Date Published: January 14, 2019
Author(s): Geehyuk Kim, Jemberu Taye, Kwangmin Yu, Sunyoung Park, Jungho Kim, Sunghyun Kim, Dongsup Lee, Hye-young Wang, Kwang Hwa Park, Hyeyoung Lee.
After breast and colon cancer, cervical cancer is the third most common cancer of women worldwide. Since human papillomavirus (HPV) infection is known to be the predominant cause of cervical cancer, molecular HPV screening is currently used along with cytological and histological examination methods for precancer diagnosis. Nevertheless, the sensitivity of the current HPV test is less than 80%; thus, many cervical cancer cases are not able to be diagnosed by HPV screening alone, and likewise, patients with cervical cancer are often determined to be HPV-negative by the current screening methods. Therefore, human telomerase reverse transcriptase (hTERT) and Ki67 previously identified as cancer markers were attempted. And cervical exfoliated cells of high-grade squamous intraepithelial lesion (HSIL), the most severe precancerous lesion of cancer, were used in the study. However, it takes a long time to collect enough specimens to conduct statistical analysis. Therefore, in the present study, microscope slides, cervical exfoliated cells on glass slides, were attempted. The results of the analysis demonstrated that hTERT and Ki67 expression levels were useful in distinguishing between cancerous and normal specimens, exhibiting a higher sensitivity and specificity than conventional HPV E6/E7 testing. And the study suggests clinical slide cell samples could be effectively used in the context of retrospective studies to identify novel biomarkers.
Cervical cancer is the third most common cancer of women worldwide, after breast and colon cancer . The World Health Organization (WHO) estimates that approximately 528,000 women are diagnosed with cervical cancer each year and that the disease results in approximately 266,000 deaths annually.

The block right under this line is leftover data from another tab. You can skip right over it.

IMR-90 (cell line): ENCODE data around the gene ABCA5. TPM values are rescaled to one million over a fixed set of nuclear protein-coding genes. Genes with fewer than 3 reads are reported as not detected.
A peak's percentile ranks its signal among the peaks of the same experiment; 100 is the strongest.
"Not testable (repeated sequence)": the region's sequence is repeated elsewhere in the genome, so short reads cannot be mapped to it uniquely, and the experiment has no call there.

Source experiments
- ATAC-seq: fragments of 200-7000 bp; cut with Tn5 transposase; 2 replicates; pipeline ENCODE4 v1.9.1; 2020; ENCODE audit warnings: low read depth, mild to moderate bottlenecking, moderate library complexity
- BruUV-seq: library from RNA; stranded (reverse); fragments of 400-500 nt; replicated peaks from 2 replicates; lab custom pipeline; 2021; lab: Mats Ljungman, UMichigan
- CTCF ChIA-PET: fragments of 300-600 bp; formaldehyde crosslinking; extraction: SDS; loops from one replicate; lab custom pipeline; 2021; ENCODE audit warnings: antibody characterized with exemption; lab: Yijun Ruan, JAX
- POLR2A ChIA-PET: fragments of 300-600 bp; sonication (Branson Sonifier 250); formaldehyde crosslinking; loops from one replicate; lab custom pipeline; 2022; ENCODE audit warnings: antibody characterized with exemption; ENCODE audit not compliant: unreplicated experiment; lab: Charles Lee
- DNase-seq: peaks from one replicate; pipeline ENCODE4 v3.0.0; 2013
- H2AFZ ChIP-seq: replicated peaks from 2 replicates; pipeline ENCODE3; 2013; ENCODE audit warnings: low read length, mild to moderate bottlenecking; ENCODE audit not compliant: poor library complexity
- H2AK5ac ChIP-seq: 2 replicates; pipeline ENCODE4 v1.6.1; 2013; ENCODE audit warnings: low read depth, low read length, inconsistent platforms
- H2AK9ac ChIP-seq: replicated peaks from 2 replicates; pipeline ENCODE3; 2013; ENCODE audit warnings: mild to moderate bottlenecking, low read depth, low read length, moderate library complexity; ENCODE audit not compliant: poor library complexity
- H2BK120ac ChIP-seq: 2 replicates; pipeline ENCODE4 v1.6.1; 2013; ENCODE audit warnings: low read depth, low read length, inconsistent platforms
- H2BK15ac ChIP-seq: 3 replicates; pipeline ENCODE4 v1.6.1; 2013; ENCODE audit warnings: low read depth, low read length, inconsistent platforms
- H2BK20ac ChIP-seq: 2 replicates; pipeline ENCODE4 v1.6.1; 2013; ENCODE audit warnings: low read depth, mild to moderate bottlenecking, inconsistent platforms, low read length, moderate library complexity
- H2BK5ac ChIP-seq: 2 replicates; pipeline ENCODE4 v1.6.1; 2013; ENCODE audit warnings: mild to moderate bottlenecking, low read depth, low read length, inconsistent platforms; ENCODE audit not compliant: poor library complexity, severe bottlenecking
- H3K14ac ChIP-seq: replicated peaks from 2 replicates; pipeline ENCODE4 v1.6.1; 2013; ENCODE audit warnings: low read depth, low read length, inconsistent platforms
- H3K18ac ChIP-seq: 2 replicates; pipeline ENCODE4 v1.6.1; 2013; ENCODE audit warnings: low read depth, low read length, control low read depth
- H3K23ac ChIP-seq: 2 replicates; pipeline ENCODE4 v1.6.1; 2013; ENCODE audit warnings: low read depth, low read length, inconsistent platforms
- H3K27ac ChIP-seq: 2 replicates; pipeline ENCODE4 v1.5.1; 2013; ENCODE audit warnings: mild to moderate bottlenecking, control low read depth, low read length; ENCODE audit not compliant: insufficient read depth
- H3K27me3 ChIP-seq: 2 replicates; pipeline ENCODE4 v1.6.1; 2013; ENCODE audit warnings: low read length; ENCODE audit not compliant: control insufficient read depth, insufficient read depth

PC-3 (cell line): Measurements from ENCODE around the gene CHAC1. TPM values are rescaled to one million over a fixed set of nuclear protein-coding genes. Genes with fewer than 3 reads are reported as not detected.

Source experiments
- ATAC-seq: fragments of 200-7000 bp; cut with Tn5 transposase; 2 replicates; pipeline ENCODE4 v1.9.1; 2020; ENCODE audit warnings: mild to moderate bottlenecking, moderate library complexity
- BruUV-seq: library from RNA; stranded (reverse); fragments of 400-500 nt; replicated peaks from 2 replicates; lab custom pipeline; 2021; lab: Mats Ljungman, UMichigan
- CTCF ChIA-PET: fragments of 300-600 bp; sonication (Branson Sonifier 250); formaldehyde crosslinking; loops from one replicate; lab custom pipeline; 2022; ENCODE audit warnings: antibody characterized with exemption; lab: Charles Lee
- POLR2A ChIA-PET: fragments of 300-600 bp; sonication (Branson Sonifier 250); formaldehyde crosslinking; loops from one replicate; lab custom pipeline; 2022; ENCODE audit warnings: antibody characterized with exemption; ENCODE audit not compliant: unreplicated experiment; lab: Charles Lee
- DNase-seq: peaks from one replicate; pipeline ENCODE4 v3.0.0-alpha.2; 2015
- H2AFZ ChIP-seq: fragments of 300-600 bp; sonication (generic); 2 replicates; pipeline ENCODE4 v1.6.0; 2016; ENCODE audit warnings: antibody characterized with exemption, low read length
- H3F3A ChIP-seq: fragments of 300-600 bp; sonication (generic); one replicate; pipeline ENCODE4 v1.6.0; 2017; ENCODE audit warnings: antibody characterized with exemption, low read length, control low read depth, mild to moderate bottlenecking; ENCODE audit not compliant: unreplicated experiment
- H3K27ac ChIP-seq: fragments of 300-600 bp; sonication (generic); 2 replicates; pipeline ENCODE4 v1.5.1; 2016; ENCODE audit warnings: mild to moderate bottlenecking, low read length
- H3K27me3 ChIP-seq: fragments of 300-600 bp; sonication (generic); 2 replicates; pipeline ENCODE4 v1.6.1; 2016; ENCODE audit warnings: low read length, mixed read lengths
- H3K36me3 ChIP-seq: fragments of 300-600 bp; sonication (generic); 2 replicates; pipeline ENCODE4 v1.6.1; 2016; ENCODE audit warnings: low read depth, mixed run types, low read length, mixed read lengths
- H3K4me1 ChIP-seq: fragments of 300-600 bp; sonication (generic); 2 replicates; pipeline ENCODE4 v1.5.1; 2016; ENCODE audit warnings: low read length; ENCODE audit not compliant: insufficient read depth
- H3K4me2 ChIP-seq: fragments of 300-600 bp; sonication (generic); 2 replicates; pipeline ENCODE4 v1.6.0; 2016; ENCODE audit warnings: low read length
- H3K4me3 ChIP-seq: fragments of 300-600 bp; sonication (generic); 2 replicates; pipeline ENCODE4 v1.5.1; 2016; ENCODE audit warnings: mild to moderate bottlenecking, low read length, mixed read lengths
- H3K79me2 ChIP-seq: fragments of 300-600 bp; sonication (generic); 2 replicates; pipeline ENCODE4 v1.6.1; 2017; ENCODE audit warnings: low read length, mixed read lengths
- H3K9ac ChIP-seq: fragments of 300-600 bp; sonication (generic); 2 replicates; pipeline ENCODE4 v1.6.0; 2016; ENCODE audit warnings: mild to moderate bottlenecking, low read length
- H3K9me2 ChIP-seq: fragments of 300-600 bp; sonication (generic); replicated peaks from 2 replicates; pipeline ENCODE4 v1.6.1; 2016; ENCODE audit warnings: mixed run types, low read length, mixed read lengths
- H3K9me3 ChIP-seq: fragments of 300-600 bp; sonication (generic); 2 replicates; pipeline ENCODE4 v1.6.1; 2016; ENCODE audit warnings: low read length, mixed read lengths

The previous study was conducted with FFPE clinical tissue samples . It was appropriate to determine the availability of the biomarker by tissue samples because tissue samples collected precisely only cancerous region through microscopy and IHC test. We also confirmed that hTERT and Ki67 mRNA expression could be complementary biomarkers in diagnosing cervical lesions with histological samples. In the present study, microscope slides with exfoliated cervical cell samples were collected from subjects diagnosed as either healthy or with HSIL and screened for HPV genotypes, assessing the usefulness of hTERT and Ki67 expression as diagnostic markers of cervical cancer. Exfoliated cervical cells before being placed onto a slide are currently used for screening test specimen because they accompanied with less invasive and less labor-intensive procedure than other tests [17, 18]. They are exposed to the air and need refrigeration condition, so their storage period is limited. Above all, precancerous lesion samples are relatively infrequent compared to normal samples, and there is no idea how much time needed to collect enough samples for statistical analysis. In fact, HSIL samples, which are the most severe precancerous lesion, were collected over three years in Korea and China, but there were about 50 samples [16, 19]. In contrast, microscope slides are sealed with Canada balsam in a vacuum state, so their storage period is longer relatively. In fact, there was no difference in the housekeeping gene expression between samples by 5 years. And the slides were always prepared for cytology test as routine screening test. These factors enable to collect large number of HSIL samples over 100 easily and immediately. Thus, the slides are adequate specimen for retrospective cohort study. There were several retrospective studies with the slides; however, they are primarily limited to inspect staining of appearance so far [20–23]. For the first time, molecular tests were performed with microscope slides in this study. To verify nucleic acid degradation and variation, the assays were performed with endogenous control genes during the experiment.